An overview of the ASUS P5K PRO is shown in the two images below. While it may look like your typical motherboard from a distance, taking a closer look reveals a bunch of small differences; some of which may not be so welcome. To cover the basics, you have an LGA775 CPU socket, four DDR2 memory slots, two PCI Express x16 slots (the blue one is x16 electrically, while the black one is x4 max electrically), two PCI Express x1 slots, and two PCI slots. Large Copper heatsinks covering the northbridge, southbridge, and MOSFET transistors around the CPU socket stand out against the dark PCB.
The next image takes a look at the back panel connections. From left to right there are PS2 keyboard and mouse connections, two USB ports, a S/PDIF out connection, a Firewire port, two more USB ports, a 10/100 Ethernet port, another pair of USB ports, and finally a bank of six stereo jacks for the integrated HD audio. On the plus side, I am glad to see PS2 connections included, as some boards have eliminated them all together, or simply provide one. From an organizational point of view I would prefer all the audio connections to be grouped together, and consolidating the USB ports would be nice, too. eSATA has recently made its way to the rear panel of many boards, but not on the P5K PRO, so I will have to find another way to connect my exteral hard drive.
One significant difference that I actually didn't notice until I tried to put this board in a case is that it is about 2.5cm narrower than a typical ATX unit. Your typical board will measure about 24.5cm wide, while this one is about 22.0 cm. I'm not sure if the reduced size is part of the 'green' push, but it could be since just over 10% of the PCB has been eliminated. One thing the reduced size does impact is the placement of various features.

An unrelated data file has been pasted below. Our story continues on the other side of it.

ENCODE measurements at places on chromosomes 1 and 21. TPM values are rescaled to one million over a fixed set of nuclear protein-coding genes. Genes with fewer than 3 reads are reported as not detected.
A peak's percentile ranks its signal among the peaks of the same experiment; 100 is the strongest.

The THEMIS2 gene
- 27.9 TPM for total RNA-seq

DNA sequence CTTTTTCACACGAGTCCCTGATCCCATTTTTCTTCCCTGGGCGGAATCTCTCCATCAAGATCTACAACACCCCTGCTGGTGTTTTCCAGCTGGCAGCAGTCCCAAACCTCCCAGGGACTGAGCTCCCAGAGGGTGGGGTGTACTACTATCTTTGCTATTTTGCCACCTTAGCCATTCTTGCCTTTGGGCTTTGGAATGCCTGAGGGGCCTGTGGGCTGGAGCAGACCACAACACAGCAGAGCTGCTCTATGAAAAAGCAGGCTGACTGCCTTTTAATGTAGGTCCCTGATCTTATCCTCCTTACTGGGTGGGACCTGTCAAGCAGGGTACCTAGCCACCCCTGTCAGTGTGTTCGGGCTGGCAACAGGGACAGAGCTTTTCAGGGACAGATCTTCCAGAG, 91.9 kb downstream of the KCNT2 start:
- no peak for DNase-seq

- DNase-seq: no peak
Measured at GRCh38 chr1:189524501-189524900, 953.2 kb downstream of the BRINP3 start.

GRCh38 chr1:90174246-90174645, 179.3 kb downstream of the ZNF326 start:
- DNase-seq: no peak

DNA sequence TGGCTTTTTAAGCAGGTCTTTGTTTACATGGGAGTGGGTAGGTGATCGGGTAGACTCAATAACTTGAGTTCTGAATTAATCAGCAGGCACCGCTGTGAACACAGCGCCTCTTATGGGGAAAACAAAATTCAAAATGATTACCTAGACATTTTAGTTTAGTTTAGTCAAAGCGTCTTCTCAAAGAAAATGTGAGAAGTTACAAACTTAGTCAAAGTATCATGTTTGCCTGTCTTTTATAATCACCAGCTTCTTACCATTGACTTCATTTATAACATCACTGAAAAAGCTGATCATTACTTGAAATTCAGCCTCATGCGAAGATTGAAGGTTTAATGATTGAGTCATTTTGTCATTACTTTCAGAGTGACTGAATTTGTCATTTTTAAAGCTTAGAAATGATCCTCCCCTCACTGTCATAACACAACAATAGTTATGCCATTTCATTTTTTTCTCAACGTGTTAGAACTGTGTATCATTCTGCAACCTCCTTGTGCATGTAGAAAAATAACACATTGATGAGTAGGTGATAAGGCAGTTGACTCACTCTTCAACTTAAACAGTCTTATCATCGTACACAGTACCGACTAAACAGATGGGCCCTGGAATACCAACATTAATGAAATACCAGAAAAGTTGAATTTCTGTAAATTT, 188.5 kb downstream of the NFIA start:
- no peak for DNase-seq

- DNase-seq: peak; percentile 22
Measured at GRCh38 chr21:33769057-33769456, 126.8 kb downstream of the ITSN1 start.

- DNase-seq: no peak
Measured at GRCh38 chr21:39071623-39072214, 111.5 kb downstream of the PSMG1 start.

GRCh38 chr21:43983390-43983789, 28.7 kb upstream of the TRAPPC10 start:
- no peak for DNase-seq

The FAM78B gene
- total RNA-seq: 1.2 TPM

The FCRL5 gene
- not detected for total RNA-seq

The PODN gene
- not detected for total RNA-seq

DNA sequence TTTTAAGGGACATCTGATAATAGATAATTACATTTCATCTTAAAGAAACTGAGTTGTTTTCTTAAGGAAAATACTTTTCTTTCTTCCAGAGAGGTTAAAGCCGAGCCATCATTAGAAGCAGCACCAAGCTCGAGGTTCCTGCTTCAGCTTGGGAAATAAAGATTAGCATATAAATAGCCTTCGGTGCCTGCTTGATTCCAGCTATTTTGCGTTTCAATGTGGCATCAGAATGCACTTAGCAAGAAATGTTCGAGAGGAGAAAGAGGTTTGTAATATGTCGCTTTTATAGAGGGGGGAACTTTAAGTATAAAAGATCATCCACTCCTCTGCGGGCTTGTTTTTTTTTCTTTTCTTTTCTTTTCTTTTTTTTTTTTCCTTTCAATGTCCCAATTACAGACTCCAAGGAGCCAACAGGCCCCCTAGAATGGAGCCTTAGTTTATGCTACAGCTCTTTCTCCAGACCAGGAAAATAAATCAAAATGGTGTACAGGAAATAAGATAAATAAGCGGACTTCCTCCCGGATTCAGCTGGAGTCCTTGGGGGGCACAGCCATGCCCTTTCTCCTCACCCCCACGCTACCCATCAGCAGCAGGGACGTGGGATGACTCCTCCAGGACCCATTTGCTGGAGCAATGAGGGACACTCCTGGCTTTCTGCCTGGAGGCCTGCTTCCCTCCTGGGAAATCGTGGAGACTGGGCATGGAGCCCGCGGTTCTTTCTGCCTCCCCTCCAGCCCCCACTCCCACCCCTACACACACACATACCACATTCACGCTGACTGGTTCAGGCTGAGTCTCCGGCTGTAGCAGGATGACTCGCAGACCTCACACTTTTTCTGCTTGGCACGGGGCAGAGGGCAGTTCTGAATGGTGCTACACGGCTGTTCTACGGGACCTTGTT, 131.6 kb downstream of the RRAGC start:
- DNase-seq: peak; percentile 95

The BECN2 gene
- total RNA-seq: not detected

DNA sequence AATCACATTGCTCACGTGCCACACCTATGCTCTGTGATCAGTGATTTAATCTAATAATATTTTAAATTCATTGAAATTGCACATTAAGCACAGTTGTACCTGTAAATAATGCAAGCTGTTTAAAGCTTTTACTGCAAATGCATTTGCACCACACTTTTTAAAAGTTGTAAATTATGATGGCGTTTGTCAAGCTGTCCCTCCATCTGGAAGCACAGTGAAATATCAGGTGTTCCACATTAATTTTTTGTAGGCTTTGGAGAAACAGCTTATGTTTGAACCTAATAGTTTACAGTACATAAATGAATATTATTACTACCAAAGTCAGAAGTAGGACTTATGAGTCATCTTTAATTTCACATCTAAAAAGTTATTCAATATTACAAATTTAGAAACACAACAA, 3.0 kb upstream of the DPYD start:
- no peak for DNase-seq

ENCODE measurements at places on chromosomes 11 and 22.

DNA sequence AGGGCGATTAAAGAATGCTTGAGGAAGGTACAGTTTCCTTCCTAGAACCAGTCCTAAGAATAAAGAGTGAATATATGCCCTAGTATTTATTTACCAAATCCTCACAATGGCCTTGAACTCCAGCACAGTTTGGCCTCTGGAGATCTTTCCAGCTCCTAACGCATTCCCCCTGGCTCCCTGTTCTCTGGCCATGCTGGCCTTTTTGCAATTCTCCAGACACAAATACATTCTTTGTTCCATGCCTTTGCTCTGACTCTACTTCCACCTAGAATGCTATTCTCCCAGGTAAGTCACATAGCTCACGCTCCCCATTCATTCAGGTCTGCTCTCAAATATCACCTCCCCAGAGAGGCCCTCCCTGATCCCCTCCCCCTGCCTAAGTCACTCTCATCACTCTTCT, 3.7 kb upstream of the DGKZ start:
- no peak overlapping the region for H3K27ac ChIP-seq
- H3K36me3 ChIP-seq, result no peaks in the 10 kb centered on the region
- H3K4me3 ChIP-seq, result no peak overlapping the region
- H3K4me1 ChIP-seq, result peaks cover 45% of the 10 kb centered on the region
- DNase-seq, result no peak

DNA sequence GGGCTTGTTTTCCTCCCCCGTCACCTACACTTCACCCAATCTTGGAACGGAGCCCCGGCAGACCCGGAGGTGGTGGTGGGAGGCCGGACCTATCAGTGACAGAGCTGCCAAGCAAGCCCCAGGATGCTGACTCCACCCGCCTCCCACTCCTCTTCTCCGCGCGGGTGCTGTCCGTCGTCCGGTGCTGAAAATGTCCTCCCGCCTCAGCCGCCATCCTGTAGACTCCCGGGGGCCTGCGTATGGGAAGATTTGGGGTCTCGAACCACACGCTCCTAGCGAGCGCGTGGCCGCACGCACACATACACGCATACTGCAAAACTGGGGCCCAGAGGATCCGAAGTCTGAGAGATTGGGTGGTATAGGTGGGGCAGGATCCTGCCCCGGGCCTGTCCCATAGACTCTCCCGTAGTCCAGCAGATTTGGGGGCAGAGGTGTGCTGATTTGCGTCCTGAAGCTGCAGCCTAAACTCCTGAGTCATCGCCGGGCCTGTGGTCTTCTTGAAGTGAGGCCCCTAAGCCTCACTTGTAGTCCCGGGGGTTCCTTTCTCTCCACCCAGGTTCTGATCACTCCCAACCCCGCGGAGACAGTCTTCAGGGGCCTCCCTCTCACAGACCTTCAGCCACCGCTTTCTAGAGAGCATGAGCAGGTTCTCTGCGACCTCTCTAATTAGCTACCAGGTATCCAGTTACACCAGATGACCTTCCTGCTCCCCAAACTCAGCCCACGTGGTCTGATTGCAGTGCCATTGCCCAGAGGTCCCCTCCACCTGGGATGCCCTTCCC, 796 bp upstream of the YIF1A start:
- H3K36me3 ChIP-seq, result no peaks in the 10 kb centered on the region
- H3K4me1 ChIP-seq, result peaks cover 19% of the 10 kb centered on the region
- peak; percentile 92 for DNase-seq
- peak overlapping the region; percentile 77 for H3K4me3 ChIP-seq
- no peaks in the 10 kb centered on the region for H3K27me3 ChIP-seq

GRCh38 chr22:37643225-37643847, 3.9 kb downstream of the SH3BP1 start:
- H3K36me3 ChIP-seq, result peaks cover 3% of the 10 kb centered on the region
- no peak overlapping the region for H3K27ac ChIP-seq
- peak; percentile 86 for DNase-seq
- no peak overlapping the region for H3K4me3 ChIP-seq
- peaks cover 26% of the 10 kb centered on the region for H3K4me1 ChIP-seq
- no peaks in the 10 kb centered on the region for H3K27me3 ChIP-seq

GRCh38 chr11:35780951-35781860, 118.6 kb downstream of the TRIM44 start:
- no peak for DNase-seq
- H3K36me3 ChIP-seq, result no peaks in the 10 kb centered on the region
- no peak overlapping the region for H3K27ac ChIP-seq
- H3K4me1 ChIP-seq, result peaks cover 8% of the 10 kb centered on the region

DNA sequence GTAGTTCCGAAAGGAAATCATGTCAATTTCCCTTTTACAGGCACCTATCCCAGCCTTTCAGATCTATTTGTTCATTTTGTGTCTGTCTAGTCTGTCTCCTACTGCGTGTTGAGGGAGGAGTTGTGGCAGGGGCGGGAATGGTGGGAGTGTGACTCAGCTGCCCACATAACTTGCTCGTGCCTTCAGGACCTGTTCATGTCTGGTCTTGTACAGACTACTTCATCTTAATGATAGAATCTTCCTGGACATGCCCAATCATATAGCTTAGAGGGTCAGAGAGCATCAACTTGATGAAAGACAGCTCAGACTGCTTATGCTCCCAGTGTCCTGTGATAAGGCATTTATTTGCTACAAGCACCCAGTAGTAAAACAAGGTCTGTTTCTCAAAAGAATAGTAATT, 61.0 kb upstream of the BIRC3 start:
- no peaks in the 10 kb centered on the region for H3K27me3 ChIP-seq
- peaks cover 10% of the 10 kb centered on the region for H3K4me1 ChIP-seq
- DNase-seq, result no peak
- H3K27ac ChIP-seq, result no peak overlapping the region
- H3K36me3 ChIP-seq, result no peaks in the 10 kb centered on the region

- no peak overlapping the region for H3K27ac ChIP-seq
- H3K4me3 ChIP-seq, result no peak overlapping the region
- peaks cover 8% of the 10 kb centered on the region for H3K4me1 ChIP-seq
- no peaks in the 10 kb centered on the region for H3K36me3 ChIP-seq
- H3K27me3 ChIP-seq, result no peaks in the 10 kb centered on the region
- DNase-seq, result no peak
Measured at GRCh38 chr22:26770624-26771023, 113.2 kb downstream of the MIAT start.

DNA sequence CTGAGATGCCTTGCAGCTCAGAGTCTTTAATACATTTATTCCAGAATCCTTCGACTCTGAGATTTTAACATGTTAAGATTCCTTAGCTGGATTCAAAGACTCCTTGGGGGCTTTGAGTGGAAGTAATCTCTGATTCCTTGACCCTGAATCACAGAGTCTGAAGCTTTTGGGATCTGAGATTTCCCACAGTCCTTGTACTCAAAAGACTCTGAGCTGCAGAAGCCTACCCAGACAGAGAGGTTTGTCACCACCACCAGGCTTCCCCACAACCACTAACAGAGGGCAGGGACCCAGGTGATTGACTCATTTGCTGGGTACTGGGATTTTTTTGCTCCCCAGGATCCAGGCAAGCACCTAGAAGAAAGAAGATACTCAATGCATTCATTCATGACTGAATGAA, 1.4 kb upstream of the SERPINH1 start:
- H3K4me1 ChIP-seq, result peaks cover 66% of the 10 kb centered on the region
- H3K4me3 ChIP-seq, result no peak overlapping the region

The below left image details a bunch of items that are located in less than ideal positions, most likely due to the decrease in overall board real estate. The main issue is with the placement of the 20+4 pin power connection, which has been moved clear across the board from where you would expect to find it. You will need to get creative with cable management, as it has to reach down below the CPU cooler, which might not look so nice through a case side window. In the same general area is where you will also find the CPU fan power connector, front panel HD audio header, and CD audio input header. I would prefer the CPU fan header to be near the top edge of the board, and the audio headers to be near the bottom edge of the board. I haven't connected anything yet, but I am already picturing a mess of wires to get everything connected.
The CPU socket is closely surrounded by components of the 8-phase power design and somewhat large Copper heatsinks. The northbridge chipset cooler seems to have an especially large foot print, and is located very close to the CPU socket. Toward the edge of the board are four 240-pin DDR2 slots which let the P5K PRO accept up to 8GB of memory.